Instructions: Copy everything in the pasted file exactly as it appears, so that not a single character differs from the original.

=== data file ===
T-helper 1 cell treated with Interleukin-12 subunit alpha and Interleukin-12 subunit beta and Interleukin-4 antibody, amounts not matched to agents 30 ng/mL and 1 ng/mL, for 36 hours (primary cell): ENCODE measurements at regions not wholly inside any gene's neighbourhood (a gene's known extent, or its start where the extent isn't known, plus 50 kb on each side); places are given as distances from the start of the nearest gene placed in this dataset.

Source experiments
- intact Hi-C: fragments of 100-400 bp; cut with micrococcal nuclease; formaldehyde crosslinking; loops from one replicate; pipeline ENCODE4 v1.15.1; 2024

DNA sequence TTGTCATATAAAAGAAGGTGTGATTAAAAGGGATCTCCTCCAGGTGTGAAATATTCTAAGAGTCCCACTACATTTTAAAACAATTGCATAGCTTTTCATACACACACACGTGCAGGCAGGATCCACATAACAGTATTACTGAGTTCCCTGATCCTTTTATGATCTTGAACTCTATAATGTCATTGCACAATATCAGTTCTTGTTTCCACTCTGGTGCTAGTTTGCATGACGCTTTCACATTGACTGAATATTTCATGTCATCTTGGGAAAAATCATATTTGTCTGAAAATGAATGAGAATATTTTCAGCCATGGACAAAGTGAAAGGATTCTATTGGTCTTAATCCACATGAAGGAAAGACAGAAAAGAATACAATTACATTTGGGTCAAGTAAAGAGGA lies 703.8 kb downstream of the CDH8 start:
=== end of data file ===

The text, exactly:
T-helper 1 cell treated with Interleukin-12 subunit alpha and Interleukin-12 subunit beta and Interleukin-4 antibody, amounts not matched to agents 30 ng/mL and 1 ng/mL, for 36 hours (primary cell): ENCODE measurements at regions not wholly inside any gene's neighbourhood (a gene's known extent, or its start where the extent isn't known, plus 50 kb on each side); places are given as distances from the start of the nearest gene placed in this dataset.

Source experiments
- intact Hi-C: fragments of 100-400 bp; cut with micrococcal nuclease; formaldehyde crosslinking; loops from one replicate; pipeline ENCODE4 v1.15.1; 2024

DNA sequence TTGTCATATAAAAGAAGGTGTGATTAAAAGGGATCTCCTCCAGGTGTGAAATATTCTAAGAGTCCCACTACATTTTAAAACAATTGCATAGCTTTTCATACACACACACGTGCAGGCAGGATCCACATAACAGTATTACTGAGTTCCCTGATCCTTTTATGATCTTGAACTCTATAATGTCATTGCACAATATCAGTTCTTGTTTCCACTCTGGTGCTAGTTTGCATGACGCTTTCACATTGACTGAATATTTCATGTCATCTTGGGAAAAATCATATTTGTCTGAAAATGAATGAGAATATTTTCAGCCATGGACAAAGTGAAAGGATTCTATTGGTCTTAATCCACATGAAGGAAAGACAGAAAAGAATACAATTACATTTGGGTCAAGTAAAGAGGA lies 703.8 kb downstream of the CDH8 start: